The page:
Teachers in ‘Worst Urban District’ Twice as Likely to be Rated ‘Highly Effective’

Dec 17, 2015 by

81 percent of Detroit teachers given highest marks

By Tom Gantert –

According to the 2015 National Assessment of Education Progress (NAEP) report released in October, the Detroit Public Schools system was rated the worst-performing urban district in the country for the fourth time since 2009.

In contrast, the district’s own evaluations of its teachers for the 2014-15 school year indicate that 81 percent were given the top rating possible, or “highly effective.” This is nearly double the statewide average.

The Detroit district had 2,388 teachers rated in the highest category. Another 467 teachers were rated “effective” (16 percent). Just 45 teachers were given the second-lowest rating of “minimally effective” and 43 teachers were rated “ineffective” (about 1.5 percent each).

Statewide, just 42 percent of Michigan public school teachers were rated highly effective by their districts in 2014-15. In the 2013-14 school year, 79 percent of DPS’ teachers were given this highest rating.

An extreme example is offered by the Detroit public school called the Cody Academy of Public Leadership. It has consistently earned a grade of F on an independent rating system that ranks schools for academic performance after adjusting for the socioeconomic status of their student bodies. Even after compensating for the challenging circumstances that face Cody’s low-income students, it still ranked in the bottom three percent of all Michigan schools.

Yet DPS rated 21 of Cody’s 23 teachers as highly effective. The other two teachers were rated as effective, which is the second-highest rating. No teachers were rated as minimally effective or ineffective.

The 2015 National Assessment of Education Progress (NAEP) report is widely referred to as “The Nation’s Report Card.” The details of Detroit’s assessment are no less dismal than the top-line number cited above (worst in the country). In the terms used by the report, DPS had 6 percent efficiency in fourth-grade reading and 5 percent efficiency in fourth-grade math. The averages for the state of Michigan were 29 percent for reading and 35 percent for math.

DPS also lagged significantly in eighth-grade reading and math scores. Detroit had 7 percent efficiency in reading and 4 percent in math. The state averages were 32 percent for reading and 29 percent for math. This is the fourth time Detroit has been ranked worst among the largest urban systems measured by the NAEP; the other years were 2009, 2011, and 2013.

Nevertheless, the Detroit school district continues to give the vast majority of its teachers the highest possible evaluation scores.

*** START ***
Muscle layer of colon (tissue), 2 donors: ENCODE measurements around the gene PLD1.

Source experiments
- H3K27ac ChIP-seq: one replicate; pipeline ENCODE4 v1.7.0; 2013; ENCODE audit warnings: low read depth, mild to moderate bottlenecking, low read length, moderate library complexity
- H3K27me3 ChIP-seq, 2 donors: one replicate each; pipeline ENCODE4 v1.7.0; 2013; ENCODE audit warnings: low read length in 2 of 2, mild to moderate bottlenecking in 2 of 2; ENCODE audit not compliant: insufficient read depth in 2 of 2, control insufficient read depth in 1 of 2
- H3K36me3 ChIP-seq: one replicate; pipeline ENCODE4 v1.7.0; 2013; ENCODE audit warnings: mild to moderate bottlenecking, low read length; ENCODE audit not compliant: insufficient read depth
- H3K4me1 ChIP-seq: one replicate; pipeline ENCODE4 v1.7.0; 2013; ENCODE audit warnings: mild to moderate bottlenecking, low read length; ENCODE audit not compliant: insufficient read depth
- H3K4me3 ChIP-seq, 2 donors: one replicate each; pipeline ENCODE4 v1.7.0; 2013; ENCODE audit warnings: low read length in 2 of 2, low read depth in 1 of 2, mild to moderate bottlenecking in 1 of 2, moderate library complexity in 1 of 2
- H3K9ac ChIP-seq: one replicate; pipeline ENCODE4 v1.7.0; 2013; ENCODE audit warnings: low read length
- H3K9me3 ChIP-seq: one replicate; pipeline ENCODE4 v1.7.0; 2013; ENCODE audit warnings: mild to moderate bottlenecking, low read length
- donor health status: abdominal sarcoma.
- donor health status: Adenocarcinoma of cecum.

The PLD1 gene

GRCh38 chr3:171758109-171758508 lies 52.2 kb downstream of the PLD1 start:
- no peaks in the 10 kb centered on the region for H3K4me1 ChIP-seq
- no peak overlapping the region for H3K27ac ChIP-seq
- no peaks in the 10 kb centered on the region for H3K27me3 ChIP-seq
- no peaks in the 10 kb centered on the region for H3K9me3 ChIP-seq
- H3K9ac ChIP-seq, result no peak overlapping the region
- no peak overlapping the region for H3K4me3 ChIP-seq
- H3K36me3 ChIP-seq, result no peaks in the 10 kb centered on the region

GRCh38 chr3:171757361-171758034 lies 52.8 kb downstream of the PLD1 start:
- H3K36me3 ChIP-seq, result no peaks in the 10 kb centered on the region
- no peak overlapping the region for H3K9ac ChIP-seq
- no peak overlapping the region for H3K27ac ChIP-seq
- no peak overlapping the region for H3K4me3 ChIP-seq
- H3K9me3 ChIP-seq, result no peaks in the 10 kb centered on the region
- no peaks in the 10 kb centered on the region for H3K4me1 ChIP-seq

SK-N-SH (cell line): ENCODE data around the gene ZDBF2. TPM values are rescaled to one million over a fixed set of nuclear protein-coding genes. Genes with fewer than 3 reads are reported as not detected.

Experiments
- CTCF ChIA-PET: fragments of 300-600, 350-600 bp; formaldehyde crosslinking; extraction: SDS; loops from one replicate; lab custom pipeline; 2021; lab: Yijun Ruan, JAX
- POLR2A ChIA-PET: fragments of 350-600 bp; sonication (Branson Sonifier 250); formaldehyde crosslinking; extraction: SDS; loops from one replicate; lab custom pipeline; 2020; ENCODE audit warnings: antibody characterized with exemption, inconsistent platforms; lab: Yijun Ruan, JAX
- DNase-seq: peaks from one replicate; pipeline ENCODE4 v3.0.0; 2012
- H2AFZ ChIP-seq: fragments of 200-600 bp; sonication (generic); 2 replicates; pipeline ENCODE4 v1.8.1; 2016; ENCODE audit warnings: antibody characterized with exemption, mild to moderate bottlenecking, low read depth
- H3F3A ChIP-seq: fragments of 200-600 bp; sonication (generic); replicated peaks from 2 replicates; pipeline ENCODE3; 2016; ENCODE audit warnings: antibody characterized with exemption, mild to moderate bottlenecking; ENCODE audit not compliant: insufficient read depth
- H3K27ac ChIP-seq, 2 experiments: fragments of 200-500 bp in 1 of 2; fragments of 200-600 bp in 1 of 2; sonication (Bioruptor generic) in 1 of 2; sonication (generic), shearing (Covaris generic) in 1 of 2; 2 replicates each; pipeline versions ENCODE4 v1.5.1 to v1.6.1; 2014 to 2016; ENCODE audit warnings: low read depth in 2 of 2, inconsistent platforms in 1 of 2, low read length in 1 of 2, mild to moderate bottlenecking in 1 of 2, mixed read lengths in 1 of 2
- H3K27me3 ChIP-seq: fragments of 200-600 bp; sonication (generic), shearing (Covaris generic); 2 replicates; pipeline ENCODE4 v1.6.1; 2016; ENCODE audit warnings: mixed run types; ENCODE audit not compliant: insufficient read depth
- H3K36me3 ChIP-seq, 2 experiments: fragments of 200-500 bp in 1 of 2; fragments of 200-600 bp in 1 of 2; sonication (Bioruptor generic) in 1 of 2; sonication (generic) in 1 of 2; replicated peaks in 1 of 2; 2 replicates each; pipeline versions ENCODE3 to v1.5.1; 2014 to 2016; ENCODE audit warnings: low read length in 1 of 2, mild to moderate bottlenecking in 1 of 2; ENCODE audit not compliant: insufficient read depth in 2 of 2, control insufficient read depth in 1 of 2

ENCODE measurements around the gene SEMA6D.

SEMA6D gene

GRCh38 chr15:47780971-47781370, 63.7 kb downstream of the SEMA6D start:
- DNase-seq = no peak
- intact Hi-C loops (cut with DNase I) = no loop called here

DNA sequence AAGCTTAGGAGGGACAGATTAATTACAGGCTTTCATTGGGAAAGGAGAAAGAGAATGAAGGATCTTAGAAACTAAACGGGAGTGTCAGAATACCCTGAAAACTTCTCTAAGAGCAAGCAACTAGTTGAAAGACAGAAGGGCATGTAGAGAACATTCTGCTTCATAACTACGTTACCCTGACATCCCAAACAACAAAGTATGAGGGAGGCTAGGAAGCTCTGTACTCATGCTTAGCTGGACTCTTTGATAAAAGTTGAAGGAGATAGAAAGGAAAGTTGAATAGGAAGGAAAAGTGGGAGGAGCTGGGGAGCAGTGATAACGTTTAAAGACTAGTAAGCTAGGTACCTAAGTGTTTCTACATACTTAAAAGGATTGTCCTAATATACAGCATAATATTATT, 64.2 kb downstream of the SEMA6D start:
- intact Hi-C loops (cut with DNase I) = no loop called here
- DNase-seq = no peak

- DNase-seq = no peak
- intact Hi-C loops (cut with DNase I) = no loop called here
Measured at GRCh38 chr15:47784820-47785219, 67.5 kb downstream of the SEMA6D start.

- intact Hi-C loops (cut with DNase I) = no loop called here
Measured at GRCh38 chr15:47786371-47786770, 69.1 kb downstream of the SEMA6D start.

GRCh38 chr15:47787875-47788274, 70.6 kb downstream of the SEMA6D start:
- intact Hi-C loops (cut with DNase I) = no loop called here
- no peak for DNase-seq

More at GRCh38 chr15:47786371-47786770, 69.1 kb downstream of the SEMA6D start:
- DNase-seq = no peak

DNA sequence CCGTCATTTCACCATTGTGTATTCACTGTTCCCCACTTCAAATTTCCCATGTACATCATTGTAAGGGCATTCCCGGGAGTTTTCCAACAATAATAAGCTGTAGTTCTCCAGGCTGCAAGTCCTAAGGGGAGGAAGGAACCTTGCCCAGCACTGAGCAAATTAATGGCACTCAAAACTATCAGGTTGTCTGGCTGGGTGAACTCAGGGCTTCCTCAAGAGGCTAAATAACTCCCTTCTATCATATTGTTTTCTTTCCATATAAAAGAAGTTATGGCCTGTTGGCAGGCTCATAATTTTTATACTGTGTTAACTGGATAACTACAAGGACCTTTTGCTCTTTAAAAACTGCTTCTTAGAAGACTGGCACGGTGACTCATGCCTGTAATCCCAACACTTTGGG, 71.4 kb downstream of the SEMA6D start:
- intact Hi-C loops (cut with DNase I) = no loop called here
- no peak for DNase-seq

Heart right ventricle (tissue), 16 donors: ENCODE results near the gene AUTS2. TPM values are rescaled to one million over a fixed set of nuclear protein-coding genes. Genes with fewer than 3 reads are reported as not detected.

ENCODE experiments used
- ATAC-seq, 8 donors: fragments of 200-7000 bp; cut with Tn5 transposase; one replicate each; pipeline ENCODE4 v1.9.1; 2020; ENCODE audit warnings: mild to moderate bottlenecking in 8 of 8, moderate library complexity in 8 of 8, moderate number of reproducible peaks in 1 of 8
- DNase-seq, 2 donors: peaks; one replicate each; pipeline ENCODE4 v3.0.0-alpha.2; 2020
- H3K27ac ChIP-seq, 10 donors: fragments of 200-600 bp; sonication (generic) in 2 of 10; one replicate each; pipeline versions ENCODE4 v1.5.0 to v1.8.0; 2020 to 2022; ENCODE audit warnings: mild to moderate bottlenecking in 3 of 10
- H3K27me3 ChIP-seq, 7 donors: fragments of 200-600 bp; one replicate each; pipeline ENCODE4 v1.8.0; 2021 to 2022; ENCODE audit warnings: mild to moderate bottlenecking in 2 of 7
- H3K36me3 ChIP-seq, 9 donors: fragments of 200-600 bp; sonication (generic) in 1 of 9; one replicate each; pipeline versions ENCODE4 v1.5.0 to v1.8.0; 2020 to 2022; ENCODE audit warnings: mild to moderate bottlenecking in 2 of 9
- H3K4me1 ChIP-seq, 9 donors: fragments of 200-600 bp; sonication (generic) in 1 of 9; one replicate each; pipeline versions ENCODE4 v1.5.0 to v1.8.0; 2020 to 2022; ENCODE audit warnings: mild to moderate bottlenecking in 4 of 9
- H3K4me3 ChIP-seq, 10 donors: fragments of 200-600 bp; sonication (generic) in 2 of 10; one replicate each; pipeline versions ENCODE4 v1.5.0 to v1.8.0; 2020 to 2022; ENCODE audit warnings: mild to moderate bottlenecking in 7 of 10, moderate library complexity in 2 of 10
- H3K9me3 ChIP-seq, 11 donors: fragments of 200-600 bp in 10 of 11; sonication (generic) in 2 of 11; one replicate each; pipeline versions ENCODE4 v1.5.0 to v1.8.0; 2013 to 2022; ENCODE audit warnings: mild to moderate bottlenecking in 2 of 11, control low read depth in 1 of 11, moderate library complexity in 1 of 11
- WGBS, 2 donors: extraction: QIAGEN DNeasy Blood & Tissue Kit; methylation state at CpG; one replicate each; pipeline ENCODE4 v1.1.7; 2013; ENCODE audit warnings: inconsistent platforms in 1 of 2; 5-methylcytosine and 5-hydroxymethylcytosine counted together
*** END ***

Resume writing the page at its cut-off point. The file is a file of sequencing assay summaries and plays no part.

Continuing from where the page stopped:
DPS spokeswoman Michelle Zdrodowski explained some of the factors involved:

“Detroit Public Schools was one of the very first school districts in Michigan to design and implement a teacher evaluation process after passage of the legislation in 2011,” Zdrodowski said. “The legislation required that a consistent tool be used for three years of evaluations. Now that this three year period is over, the district will be reviewing its evaluation process as a part of the 3-Point Transition Plan that Emergency Manager Darnell Earley’s has put into place to guide the final six months of his tenure. During this time, the district will be focused on the assessment of systems and procedures for their operational efficiency and effectiveness, as well as planning for a transition back to some form of local control.”

Teacher evaluations have taken on more significance in Michigan public schools since that law was passed. The same reform package included teacher tenure reforms and a ban on districts making layoff decisions purely on the basis of seniority, with more effective young teachers getting the boot ahead of less effective senior teachers.

An earlier reform enacted under Gov. Jennifer Granholm’s administration to qualify for a possible federal grant required school districts to adopt some form of merit pay system. But this law has been widely ignored.

Detroit doesn’t have a merit pay system. In the face on an ongoing collapse in student counts and district budgets based on them, teachers are operating under a 10 percent wage concession this year and seniority-based raises, or “step increases,” are also frozen.

“We look forward to the day when we can measure teacher effectiveness based on student growth,” said Gary Naeyaert, the executive director of the Great Lakes Education Project, which advocates for education reform in the state. “Right now, it looks like they earn their effectiveness ratings based on just showing up.”

Source: Teachers in ‘Worst Urban District’ Twice as Likely to be Rated ‘Highly Effective’ [Michigan Capitol Confidential]

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